The first few miles went well and went quickly.  We chit-chatted about work stuff and had a few conversations we were “holding” until the race, so we had something to talk about.  At this point the weather wasn’t horrible.  The wind was strong and the air was still cool.  Okay, coolish.  Or perhaps a better way of saying it is… I was already sweating and hot and would have been perfectly fine if the race were a 10K and not a marathon.  But I knew there was a good chance that before too long, I would be too hot to be happy!  But in the mean time, I was trying to soak it all in and enjoy the moment I was in.  AND to show you that I was truly trying to enjoy the moment, I didn’t even turn my Ipod on for the first 10 miles or so.  I  was too busy talking, listening and enjoying the spectators.  I knew I could turn my Ipod on at any moment and fall back on my music to help motivate me.   Or so I thought.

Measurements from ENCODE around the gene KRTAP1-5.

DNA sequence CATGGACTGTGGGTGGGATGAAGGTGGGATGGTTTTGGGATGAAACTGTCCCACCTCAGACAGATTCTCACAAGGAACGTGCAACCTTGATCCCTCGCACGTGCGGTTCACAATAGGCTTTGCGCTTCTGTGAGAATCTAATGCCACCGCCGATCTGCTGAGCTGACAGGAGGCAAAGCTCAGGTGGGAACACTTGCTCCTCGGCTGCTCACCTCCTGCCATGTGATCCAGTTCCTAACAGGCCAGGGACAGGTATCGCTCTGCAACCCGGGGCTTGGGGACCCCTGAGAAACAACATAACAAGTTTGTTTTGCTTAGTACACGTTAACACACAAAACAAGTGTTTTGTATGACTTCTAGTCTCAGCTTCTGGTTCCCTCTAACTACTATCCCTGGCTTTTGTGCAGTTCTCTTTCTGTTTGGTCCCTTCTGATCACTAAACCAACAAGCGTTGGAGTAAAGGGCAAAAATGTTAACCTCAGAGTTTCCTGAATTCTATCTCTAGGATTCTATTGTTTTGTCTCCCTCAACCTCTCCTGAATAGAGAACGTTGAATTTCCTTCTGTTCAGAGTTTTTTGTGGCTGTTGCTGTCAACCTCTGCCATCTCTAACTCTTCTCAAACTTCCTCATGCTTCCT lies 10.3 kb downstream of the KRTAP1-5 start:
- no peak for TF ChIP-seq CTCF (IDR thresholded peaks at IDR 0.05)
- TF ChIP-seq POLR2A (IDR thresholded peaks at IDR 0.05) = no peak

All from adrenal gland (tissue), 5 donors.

Shortly after 10 miles, I realized I was getting to the point where I was starting to overheat.  But I tried to convince myself that I wasn’t.  I was trying to think positive thoughts, appreciate the wind and pretend I wasn’t hot.  And I needed more distraction so I thought “music, I need music now”.  So I hit play and I got nothing.  Then I did it again and again.  I furiously worked the volume and the play button and I finally heard a faint tune coming through my ear buds.  I realized my volume on my Ipod was fucked and frankly, that meant so was I.  And I hate to admit it, but I knew this Ipod had a volume control issue and yet I chose to use it anyway even though I have another Ipod.  I once had a problem with the volume on this Ipod during a training run and I couldn’t believe I still allowed myself to use this particular MP3 player for the marathon.  The Ipod eventually played, it just played so softly it was hard to hear the music.  So on this, my marathon run, the Ipod volume was damn near non-existent and then when you add in the wind that was whipping through my ear buds – I couldn’t hear a damn bit of music.  I was just on the verge of defeat when I faintly caught a bit of the tune that was playing.  It was Let It Be!!!!!!!!!!!!  For those that have not read “Kanye, you Lyrical Genius” (March 13, 2011), Let It Be was one of my 5, “when-in-doubt-this-song-will-keep-me-going-for-miles” song.  Let It Be has special meaning because of my dad, one of the two people I was running this marathon in memory of.  I tried desperately to hear the song but I couldn’t hear it.  Every now and then I would hear the chorus and that’s about it.  I replayed it over and over again.  I was hoping that at some point the volume would start working and I could enjoy the song.  But even if the volume didn’t kick in, just hearing the words “Let it Be” almost brought me to tears.  And it did get me through a few more miles!